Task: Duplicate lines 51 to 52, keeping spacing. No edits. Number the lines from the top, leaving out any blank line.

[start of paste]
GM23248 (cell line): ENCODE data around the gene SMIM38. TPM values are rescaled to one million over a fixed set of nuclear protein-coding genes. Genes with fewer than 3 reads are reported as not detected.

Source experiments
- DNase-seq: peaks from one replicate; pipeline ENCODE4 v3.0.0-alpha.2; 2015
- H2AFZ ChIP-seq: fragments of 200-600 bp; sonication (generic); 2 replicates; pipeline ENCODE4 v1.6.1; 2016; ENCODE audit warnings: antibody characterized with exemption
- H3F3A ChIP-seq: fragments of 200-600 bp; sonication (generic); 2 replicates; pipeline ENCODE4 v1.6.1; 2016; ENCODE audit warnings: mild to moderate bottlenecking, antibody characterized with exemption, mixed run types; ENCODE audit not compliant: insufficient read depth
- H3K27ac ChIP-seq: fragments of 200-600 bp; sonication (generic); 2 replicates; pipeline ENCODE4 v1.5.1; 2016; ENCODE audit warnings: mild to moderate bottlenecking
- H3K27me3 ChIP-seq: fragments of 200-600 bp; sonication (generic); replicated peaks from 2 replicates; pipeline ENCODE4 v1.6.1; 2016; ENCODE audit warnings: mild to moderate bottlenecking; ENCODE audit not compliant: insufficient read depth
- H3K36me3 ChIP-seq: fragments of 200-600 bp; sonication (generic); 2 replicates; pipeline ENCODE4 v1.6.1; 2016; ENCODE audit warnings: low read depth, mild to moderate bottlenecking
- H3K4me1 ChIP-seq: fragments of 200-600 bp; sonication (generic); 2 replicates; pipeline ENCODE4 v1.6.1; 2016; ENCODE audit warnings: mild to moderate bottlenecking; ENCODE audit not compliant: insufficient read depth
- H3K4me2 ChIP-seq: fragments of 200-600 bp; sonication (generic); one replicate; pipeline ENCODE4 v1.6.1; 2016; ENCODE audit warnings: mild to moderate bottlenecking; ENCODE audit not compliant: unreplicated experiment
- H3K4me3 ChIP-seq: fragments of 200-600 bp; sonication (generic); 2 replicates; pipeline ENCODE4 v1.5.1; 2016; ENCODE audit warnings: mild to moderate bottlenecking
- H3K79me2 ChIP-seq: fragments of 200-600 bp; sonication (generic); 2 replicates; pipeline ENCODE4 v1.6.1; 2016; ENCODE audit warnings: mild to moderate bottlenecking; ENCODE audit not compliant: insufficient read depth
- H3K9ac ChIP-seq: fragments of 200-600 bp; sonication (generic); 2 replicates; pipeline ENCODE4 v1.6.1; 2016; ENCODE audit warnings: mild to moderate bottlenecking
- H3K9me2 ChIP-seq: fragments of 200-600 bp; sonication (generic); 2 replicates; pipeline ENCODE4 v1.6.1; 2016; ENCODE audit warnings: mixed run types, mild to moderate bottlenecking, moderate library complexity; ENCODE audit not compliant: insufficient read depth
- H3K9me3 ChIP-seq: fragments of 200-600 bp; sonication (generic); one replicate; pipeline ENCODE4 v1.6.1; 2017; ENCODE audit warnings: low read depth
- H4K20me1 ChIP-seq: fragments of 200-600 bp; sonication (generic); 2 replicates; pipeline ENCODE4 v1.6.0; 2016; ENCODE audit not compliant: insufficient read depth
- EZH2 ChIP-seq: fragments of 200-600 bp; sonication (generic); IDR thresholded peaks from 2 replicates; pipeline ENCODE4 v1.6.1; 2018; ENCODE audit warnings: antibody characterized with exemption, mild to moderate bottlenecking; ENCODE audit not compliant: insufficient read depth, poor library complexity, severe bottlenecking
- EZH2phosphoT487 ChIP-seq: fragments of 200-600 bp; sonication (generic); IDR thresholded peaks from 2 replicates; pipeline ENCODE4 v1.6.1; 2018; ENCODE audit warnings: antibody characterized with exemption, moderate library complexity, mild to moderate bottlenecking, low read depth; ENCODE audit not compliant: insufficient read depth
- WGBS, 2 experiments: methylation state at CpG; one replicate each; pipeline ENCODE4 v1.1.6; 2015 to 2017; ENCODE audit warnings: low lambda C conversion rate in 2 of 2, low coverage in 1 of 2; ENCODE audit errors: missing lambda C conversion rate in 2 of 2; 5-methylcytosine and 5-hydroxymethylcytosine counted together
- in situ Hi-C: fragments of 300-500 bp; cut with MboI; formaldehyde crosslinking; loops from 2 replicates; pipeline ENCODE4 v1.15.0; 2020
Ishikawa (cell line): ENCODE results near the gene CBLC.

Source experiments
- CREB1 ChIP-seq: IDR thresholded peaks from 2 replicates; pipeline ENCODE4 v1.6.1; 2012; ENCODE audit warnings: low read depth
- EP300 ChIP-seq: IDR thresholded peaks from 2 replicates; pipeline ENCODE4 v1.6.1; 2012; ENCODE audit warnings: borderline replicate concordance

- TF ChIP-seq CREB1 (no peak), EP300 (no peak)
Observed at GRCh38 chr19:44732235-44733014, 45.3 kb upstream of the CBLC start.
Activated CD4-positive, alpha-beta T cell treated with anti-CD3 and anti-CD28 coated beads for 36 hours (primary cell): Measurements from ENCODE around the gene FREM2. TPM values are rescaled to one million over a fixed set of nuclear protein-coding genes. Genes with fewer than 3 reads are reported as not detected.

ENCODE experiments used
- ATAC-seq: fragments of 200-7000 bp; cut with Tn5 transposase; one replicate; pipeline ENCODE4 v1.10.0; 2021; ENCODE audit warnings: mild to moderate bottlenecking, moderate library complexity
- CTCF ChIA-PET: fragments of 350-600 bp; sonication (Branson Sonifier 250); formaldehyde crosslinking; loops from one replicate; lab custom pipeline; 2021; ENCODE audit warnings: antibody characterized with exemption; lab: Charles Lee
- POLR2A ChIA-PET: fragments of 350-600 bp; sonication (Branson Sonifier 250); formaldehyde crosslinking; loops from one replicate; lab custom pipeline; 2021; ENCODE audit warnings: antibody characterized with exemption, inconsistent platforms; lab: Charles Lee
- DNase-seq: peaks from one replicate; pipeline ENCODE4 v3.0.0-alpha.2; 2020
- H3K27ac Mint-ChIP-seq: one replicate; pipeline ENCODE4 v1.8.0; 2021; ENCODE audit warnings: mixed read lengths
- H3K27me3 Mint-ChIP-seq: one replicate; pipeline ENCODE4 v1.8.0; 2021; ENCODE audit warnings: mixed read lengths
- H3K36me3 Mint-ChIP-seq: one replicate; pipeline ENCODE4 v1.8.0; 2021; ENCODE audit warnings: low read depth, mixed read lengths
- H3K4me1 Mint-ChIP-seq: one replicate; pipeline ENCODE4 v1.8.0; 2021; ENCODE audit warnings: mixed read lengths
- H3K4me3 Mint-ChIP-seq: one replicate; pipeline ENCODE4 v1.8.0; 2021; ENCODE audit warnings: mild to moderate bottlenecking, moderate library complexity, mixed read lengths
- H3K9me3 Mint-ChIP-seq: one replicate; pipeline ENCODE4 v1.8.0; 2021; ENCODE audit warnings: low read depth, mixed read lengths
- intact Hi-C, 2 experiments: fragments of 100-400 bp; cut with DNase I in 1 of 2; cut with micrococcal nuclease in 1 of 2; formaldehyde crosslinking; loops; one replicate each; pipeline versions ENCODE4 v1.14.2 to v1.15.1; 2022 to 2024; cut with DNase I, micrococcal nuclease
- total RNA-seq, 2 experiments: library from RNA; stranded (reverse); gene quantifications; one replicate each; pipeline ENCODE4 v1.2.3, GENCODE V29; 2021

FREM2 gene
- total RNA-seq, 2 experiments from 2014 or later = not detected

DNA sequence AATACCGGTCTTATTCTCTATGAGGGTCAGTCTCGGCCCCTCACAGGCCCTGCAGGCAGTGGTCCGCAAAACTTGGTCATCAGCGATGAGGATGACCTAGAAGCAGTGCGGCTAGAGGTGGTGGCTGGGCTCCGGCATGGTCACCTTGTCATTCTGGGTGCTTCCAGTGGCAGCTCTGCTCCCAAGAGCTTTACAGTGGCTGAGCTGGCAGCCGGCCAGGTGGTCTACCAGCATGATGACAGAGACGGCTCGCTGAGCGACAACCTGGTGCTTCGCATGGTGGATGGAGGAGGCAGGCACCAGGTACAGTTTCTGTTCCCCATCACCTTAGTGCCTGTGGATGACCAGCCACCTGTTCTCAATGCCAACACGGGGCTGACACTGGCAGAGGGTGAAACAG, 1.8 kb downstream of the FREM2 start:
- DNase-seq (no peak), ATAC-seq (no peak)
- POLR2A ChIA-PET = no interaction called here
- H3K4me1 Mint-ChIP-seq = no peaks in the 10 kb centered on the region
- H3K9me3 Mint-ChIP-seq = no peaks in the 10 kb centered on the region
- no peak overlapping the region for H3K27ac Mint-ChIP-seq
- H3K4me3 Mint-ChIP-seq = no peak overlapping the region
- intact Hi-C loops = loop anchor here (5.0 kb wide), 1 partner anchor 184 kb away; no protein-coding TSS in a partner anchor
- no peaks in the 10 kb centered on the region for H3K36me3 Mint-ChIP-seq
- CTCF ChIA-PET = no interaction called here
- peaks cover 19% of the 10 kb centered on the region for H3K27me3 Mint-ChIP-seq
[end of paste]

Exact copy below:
- no peaks in the 10 kb centered on the region for H3K36me3 Mint-ChIP-seq
- CTCF ChIA-PET = no interaction called here